Does technology inhibit or enhance our curiosity?
When I have asked myself or others that question, the answers I got depended on whether I asked people who develop technology or people who consume technology.
The developers of technology said that they find their curiosity enhanced by the infinite possibilities that technology offers. Recall, for example, the evolution of computers over the past fifty years. In the 1960s, computing technology was housed in and mostly developed through large mainframe computers the size of a living room. As the state of the art evolved into the 1970s, the computing power of those large mainframes was condensed into desktop mini-computers a hundredth the size and ten times as powerful. Mini-computers evolved into laptops, which offered the same or more computing power in smaller, more convenient packaging. From laptops, we progressed to tablets and mobile phones, and today we have what’s referred to as wearable technology and nanotechnology.
Imagine the curiosity that resulted in the integrated circuit. Imagine Steve Jobs’ curiosity around the subject of calligraphy and his application of that curiosity to the creation of unusual computer fonts. That kind of curiosity has continued to drive the question: how do we make computing technology more accessible, faster, more powerful, more aesthetically pleasing, more secure, and more able to solve problems?
Can we even imagine how curious technologists, entrepreneurs, engineers, and bioscientists must be as they pursue the next version of a smartphone, smart kitchen, self-driving cars, or cures for diseases? Whatever the next generation of innovations may be, people will achieve it by combining the infinite wonders of technology with equally infinite doses of curiosity.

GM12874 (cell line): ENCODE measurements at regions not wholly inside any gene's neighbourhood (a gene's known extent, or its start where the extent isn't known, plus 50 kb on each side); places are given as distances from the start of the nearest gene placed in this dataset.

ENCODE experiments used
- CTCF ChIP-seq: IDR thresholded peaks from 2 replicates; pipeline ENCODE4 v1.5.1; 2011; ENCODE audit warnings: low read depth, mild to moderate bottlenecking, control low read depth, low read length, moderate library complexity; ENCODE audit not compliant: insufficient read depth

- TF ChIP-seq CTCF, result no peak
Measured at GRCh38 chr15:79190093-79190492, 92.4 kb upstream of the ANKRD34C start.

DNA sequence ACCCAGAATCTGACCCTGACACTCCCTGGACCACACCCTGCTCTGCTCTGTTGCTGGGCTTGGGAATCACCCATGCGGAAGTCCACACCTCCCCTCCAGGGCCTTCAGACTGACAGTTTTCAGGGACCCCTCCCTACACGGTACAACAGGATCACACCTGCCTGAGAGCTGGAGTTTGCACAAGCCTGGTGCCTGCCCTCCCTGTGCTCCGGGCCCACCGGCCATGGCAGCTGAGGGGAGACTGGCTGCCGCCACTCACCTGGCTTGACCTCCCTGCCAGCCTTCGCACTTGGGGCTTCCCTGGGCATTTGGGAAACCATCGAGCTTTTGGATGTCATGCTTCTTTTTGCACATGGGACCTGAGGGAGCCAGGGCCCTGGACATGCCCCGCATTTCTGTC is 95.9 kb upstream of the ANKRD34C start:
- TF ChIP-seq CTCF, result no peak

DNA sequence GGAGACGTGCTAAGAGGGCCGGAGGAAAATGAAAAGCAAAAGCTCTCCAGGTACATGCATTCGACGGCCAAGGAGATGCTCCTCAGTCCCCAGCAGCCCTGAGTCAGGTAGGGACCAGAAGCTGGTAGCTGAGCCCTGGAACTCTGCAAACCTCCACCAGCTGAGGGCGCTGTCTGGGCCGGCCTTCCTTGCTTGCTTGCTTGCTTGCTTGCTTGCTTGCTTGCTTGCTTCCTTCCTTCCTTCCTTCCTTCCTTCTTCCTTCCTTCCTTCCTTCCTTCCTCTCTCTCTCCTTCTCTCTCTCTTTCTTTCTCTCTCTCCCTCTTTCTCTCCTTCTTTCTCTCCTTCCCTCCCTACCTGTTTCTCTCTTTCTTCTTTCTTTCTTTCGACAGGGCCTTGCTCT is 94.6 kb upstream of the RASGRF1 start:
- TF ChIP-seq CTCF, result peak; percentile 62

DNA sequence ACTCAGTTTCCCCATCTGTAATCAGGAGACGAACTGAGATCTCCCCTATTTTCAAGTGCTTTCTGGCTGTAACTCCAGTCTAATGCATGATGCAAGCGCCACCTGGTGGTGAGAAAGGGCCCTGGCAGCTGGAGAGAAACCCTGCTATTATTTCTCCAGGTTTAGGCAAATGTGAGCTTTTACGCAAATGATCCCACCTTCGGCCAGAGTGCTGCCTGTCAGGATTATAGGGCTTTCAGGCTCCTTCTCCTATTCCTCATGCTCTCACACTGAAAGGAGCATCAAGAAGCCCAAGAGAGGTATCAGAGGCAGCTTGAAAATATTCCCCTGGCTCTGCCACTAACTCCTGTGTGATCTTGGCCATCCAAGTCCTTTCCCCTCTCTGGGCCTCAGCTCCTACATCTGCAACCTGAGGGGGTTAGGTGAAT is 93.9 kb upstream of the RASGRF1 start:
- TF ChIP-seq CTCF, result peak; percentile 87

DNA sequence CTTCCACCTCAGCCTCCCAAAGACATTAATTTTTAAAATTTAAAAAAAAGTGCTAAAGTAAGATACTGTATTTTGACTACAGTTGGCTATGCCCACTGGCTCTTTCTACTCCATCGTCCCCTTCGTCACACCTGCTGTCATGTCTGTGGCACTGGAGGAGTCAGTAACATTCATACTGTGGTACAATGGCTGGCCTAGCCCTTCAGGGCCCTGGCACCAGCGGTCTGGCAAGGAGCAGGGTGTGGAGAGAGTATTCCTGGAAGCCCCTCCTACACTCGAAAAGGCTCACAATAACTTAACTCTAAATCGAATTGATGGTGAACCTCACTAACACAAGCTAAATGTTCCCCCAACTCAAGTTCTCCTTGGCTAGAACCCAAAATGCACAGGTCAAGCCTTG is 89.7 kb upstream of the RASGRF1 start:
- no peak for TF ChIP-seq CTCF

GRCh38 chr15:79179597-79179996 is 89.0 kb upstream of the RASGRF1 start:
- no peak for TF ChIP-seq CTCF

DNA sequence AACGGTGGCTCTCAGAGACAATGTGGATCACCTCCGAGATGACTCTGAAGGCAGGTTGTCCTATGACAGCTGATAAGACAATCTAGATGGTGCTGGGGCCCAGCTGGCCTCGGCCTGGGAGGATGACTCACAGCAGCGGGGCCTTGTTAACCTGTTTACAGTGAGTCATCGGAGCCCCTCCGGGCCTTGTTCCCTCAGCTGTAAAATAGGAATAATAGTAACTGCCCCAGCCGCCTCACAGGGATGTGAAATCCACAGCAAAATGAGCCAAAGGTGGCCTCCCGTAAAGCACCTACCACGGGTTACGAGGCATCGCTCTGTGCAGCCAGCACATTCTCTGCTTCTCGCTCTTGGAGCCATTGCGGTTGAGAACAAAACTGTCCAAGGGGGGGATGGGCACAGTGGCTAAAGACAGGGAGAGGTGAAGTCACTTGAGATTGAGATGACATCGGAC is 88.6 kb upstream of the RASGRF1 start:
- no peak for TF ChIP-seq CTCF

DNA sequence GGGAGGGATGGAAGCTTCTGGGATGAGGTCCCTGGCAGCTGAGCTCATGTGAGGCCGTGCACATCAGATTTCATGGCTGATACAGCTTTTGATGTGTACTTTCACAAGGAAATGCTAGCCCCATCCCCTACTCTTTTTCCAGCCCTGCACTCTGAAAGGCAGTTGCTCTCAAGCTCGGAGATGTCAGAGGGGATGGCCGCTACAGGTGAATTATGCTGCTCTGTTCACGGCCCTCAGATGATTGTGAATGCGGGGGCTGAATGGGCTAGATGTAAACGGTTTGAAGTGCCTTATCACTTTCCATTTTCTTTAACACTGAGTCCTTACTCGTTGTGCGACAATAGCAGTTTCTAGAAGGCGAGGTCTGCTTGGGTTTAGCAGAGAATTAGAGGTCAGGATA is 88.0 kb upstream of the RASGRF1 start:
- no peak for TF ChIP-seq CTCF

Technology’s impact on curiosity
Despite the spurring of their own curiosity by technology, some creators fear that for the rest of us, the mere consumers and beneficiaries, all the innovations may be lessening our curiosity.
Scott Hanselman , a Microsoft-based web technologist and teacher of computer technologies, views the world in binary terms of those who are curious and those who are not. Possibly deriving from his parents’ lessons in his childhood of a fixed mindset versus a growth mindset, he believes that the more technology advances, the more it seems like magic. This magic eliminates curiosity about how it works.
He asks in a video presentation, “Is twenty-first-century technology making it too easy? Are iPhones so magical sitting atop the last millennium of technology that it’s not worth teaching, or even wondering, how it all fits together?” He clearly defines himself as one who is curious. “I took apart my toaster, my remote control, and a clock-radio telephone before I was ten. Didn’t you?
What’s the difference between the people who take toasters apart and the folks who just want toast? At what point do kids or young adults stop asking, ‘How does it work?’ Perhaps curiosity is an innate thing; perhaps it’s taught and encouraged, but likely it’s a little of both.
“I hope you’re stretching yourself and others to ask more questions and explore the how and why of the world around you.”
Kishau Rogers is a senior technologist and CEO of the Websmith Group , a corporation that helps organisations take new technologies from conception to commercialisation. She suggests that rather than teach children how to code, we should teach them how to think about systems.
“If we simply accept technologies as somehow magically providing us the answers, we have no reason to be curious about how those answers were conceived.”
We don’t need to know the intricacies, she suggests, but at least we should understand the basics of how we got there.